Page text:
The civic body’s new open spaces policy has several amendments to address the concerns of Mumbaiites against the misuse of these plots.
But even as the new open spaces policy promises to make it difficult for trust affiliated with political parties to get open plots under the caretaker policy, eight plots that were already allotted to trusts run by political parties will remain with them. However, they will have to abide by the provisions in the new policy that the will ensure that citizens get access to open space.
Citizens had two big problems with the caretaker policy, which was stayed in 2007 following severe opposition. First, the private bodies that were allotted the open space did not allow locals to access it. Second, the private bodies — mostly controlled by politicians — built clubs and restaurants on the space, defeating the purpose of maintaining the city’s open places.
Once the new policy gets implemented, all the 49 plots allotted under the caretaker policy, will have to hand over to the plots to the Brihanmumbai Municipal Corporation (BMC).
The BMC will take an undertaking from the trusts of these eight plots saying that they will have to abide by the new policy and will return the plots back to them.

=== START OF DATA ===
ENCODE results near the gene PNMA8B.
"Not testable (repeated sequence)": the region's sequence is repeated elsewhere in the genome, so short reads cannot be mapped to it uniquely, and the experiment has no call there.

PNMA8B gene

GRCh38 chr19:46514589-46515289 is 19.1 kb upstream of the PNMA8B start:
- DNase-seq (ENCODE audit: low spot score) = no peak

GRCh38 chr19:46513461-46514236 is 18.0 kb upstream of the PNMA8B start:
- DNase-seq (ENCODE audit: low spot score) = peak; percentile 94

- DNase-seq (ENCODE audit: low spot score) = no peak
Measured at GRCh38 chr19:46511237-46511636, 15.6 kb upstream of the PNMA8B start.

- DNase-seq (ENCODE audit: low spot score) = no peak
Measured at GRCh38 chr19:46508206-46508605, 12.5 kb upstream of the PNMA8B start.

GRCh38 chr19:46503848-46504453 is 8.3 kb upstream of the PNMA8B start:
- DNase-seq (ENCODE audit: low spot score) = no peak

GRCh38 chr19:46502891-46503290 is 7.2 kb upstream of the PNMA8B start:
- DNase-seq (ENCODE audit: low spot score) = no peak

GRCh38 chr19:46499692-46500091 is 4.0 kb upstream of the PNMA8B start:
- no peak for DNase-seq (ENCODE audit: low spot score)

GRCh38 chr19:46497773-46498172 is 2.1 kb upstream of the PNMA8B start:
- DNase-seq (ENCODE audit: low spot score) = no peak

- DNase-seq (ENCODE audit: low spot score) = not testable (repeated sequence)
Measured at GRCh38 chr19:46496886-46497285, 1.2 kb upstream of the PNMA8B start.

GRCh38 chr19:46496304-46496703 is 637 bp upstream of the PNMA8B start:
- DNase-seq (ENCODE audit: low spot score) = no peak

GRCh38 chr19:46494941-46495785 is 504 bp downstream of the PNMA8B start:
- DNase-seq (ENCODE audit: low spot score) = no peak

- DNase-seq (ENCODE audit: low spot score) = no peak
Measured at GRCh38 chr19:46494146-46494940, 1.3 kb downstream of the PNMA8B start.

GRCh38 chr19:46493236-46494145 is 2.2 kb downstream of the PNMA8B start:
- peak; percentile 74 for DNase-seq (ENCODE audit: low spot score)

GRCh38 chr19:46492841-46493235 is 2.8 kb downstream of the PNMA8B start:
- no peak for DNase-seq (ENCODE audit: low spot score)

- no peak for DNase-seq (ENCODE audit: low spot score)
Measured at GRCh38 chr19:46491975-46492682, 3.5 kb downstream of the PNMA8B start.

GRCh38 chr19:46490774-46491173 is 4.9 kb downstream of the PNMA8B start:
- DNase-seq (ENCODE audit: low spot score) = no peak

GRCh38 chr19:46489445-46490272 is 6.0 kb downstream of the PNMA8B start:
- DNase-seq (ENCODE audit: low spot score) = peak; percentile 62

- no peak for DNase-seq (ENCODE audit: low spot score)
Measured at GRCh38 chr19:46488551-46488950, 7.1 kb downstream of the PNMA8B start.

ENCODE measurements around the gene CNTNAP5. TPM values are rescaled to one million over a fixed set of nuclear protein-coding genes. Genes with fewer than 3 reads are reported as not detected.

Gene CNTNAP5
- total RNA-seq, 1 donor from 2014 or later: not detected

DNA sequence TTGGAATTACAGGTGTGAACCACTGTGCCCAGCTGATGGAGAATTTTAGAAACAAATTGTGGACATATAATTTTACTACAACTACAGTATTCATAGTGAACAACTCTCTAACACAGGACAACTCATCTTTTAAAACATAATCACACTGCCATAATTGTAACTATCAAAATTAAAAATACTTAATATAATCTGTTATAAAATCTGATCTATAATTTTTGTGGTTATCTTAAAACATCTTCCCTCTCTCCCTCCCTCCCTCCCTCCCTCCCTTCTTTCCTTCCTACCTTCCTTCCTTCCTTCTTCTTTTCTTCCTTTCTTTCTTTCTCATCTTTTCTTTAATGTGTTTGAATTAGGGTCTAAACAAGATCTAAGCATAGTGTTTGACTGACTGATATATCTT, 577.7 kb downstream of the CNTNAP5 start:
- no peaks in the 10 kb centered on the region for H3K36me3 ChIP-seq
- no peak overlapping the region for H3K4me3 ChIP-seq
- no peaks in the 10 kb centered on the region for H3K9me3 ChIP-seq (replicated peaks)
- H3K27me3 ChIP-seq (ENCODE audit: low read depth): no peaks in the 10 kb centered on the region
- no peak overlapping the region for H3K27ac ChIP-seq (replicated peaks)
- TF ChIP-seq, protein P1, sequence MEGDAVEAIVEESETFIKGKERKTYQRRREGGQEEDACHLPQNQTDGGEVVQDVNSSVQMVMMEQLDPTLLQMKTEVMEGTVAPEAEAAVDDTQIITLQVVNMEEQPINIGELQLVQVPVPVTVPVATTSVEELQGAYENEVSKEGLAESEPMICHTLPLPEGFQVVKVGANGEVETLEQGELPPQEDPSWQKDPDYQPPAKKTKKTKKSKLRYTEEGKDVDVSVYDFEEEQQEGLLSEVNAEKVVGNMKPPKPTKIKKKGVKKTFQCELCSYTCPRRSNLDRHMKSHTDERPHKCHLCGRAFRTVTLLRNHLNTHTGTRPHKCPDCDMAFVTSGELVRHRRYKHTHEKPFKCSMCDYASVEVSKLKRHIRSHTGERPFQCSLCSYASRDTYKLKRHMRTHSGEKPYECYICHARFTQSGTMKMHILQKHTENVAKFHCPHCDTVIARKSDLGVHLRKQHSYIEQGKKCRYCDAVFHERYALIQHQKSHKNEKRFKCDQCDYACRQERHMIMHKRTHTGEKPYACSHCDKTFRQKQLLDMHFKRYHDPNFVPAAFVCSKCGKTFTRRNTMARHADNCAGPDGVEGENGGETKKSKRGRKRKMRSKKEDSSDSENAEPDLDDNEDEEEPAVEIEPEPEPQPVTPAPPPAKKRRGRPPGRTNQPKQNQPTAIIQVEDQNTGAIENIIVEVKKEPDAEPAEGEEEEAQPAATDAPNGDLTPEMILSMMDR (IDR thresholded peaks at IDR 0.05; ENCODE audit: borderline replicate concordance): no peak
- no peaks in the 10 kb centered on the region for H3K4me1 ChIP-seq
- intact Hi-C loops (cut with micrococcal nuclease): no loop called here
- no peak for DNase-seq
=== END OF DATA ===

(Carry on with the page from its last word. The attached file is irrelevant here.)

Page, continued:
However, other plots given to private trusts will be taken back by the civic body and fresh bids will be invited.
“The eight plots that were given to trusts run by politicians have been developed into full-fledged gymkhanas while in the other plots construction has not even begun. They will be taken back and fresh bids will be invited for them,” said a civic official.
Under the caretaker policy recreational grounds can be leased out to private parties and they can construct on 25% of the plot area and will have to maintain the rest as open space.
Currently, there are 877 open plots, which are reserved for gardens, play grounds and recreation ground. There are over 180 plots that are up for bidding under the new policy.
Municipal Commissioner Subodh Kumar, who has cleared the new open spaces policy, said that under the new policy if a trust run by political parties wants a plot under the caretaker policy, they will have to be backed by local citizens.
“The new policy will make sure that open spaces are developed and the local public are given the first right to them,” said Kumar.
Meanwhile, activists say that they will oppose the new caretaker policy. Nayana Kathpalia of Citispace said that they will oppose the new policy.
“We want the caretaker policy to be scrapped for good. We don’t want to give away public plots to make way for private clubs,” he said.
Civic officials said that they will invite suggestion and objections from citizens after which the policy will be presented to the civic improvements committee and general body meeting for clearance before it is sent to the state government.